Michelle assumed her bug bites were from mosquitoes. In reality, bed bugs were responsible.

“It was driving me mad,” Michelle Saun, from New Orleans, emailed to tell us. “I would go to bed every night and wake up covered with mosquito bites.”

Living on the bayou, mosquito bites are not something Michelle was unfamiliar with; but over the years she thought she’d found a way to avoid the itchy, scratchy bug bites.

“It’s hot and humid down in New Orleans in the summer,” she writes, “so I tend to sleep in the raw. So I don’t get bitten up by mosquitos, I have an enormous mosquito net over my bed – and for the last two years it had done a wonderful job keeping the bugs off me.”

But one July, that changed.

“Despite my huge netting, I woke up one morning with bites all down one side of my body.”

Because mosquitoes are such a huge problem down south – especially in the hot and humid waterways – Michelle just assumed they were the culprit.

“But whatever I did to prevent the bites didn’t seem to stop them,” she writes.

Michelle invested in a new mosquito net and still woke up covered in bites. The bought a zapper that bathed her room in a blue glow at night – “and woke me up every time it zapped a bug.” She even bought anti mosquito torches, candles and air fresheners (which is dangerous, since citronella should only be used outside.)

“None of them made any difference,” she writes. “It was driving me crazy.”

Then, one morning, her boyfriend made a discovery.

“He was staying over for the first time, and I warned him about the mosquitoes. That gave him the idea to check under the bed – and guess what he discovered…”

Dried flecks of blood. Brown dots of feces. Tiny white eggs. All the tell-tale bed bugs signs.

“Oh my God, I was mortified,” Michelle writes. “It was so embarrassing. It turned out that mosquitoes were never the problem – and the netting I’d bought was actually trapping the real biting bugs in the bed with me, instead of keeping them out.”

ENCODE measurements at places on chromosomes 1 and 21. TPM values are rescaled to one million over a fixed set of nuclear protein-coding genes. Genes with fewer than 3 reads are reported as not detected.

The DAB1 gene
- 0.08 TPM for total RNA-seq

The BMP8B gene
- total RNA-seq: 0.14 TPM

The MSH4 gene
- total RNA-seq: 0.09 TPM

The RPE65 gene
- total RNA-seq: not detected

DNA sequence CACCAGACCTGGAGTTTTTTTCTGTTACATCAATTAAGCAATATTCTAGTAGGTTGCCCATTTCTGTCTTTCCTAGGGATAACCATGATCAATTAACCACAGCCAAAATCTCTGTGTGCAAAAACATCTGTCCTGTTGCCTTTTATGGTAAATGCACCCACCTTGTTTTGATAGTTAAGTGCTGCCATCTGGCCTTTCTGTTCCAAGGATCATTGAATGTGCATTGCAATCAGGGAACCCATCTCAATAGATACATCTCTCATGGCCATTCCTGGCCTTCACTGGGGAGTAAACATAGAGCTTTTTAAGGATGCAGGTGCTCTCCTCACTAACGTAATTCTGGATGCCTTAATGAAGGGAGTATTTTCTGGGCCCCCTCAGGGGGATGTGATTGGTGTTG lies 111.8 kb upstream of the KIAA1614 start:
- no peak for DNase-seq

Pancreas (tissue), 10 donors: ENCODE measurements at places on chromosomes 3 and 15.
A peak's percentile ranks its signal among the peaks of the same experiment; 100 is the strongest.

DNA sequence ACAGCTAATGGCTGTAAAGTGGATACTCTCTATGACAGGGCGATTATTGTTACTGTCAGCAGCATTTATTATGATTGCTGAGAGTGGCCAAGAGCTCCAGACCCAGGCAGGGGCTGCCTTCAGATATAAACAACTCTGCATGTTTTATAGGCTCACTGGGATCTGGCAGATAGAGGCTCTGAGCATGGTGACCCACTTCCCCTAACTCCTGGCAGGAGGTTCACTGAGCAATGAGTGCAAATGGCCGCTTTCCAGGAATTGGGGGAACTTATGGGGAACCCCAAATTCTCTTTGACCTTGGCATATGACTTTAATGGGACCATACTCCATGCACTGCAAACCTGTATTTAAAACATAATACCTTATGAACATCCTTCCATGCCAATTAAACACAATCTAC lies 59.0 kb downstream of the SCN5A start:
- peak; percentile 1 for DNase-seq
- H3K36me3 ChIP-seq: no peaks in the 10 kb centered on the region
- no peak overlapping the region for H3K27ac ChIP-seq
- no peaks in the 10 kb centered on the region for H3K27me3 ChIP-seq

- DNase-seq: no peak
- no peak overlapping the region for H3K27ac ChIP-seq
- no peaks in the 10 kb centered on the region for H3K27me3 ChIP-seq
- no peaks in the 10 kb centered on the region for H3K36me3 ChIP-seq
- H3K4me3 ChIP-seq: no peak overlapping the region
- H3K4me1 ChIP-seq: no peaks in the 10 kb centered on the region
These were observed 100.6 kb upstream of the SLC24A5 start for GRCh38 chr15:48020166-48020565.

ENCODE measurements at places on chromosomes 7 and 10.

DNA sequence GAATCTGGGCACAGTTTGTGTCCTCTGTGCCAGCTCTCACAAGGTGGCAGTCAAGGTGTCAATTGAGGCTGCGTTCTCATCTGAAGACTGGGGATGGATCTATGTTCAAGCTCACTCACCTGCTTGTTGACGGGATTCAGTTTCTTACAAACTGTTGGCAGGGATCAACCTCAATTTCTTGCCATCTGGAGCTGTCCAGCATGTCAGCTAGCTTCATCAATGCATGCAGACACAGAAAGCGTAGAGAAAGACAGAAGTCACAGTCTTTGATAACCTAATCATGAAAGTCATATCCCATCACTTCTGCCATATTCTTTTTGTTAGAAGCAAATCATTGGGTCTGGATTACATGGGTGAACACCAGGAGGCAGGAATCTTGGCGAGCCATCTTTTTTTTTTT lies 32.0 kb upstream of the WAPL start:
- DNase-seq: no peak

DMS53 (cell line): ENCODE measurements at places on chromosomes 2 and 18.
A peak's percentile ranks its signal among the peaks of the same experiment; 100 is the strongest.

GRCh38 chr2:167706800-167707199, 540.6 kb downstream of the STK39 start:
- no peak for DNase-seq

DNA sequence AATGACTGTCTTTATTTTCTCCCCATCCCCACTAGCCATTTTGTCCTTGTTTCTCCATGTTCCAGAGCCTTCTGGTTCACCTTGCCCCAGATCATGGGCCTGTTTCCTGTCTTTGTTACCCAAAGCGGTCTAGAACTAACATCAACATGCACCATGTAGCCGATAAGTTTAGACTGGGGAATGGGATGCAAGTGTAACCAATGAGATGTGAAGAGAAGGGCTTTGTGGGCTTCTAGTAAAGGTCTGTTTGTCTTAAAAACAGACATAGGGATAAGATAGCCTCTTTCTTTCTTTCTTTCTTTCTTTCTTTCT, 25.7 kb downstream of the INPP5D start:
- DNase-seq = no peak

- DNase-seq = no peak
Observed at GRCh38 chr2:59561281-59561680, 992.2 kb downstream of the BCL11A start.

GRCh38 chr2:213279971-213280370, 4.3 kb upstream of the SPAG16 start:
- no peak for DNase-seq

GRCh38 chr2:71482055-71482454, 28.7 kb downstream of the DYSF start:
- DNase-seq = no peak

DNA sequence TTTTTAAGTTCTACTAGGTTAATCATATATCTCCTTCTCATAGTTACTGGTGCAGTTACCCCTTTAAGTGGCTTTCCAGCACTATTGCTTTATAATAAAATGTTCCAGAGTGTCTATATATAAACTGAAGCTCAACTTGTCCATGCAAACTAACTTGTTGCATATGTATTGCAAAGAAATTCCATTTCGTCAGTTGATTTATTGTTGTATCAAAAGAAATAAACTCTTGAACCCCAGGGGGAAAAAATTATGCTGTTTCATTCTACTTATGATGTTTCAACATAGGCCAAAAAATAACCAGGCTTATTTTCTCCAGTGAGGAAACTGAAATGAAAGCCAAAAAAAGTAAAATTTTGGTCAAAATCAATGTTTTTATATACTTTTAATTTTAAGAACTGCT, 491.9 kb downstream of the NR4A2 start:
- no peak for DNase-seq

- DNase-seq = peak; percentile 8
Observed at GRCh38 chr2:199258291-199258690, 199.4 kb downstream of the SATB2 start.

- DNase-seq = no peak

Fortunately, Michelle’s boyfriend had only known what to look for because he, too, had been the victim of a bed bug infestation some years earlier.

“In fact, he’d recognized the bite pattern when he saw it on my body,” she writes. “The three bites – “breakfast”, “lunch” and “dinner” – are distinctive. He’d suspected right from the beginning that it wasn’t mosquito.”

Michelle and her boyfriend managed to get rid of the infestation themselves, using bed bug organic pesticide spray and other products, but she admits that the experience was not a pleasant one.

“I threw the mattress out,” is one example she writes about. “It was brand new and the labels on the bed bug killer products said I would be able to kill the bed bugs in it – but I couldn’t get the thought of those little creatures wriggling and writhing around in there.”

It’s also made her much more conscious of any of the possible places she picked up the infestation.

“I love vintage clothes,” she explains, “but also buy new sheets and bedding every season. It’s terrifying to think that just one bed bug could have snuck home with me on something I’d bought and started this whole problem.”

Today, Michelle washes and tumble dries everything fabric that she brings home; and checked the baseboards and mattresses of every hotel she stays in while she’s away.

“So far, so good,” she writes, “but the experience taught me never to make assumptions about insect bites, or what might be causing them.”